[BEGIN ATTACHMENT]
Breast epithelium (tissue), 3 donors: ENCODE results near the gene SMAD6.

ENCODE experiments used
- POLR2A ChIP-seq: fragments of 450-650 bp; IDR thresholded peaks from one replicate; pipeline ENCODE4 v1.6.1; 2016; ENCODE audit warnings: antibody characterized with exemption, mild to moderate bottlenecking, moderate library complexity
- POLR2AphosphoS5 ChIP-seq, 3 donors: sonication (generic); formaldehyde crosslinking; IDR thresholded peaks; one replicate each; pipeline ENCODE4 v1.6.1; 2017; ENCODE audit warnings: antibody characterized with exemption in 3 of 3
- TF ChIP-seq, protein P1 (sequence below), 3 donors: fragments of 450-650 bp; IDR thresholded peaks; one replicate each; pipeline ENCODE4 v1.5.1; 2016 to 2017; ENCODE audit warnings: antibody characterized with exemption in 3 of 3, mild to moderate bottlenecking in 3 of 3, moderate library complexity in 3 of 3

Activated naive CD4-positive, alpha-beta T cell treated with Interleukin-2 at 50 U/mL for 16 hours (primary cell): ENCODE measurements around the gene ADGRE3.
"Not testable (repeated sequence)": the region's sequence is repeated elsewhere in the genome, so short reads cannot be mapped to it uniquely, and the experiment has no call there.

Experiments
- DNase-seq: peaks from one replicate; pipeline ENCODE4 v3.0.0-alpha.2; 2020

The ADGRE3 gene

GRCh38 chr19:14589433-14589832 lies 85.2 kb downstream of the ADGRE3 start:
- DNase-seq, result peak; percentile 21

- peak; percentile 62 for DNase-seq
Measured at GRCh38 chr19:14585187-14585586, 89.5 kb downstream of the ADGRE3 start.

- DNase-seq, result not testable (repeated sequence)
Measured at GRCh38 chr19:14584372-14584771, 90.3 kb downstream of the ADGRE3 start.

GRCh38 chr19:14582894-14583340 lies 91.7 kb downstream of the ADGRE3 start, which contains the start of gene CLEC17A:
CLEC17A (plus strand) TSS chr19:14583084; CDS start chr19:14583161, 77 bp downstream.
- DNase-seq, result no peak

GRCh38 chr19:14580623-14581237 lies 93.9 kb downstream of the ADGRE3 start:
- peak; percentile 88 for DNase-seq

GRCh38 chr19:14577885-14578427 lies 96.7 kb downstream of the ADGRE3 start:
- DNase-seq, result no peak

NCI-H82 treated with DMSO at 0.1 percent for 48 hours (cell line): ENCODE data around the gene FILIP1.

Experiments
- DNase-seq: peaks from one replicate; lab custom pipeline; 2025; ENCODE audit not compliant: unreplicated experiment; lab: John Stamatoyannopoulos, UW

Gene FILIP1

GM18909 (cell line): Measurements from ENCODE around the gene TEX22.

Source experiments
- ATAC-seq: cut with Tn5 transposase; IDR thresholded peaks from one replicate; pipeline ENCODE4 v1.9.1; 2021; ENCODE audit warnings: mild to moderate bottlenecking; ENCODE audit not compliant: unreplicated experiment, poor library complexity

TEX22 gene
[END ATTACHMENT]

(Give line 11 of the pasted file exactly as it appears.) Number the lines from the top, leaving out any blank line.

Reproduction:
GRCh38 chr19:14589433-14589832 lies 85.2 kb downstream of the ADGRE3 start: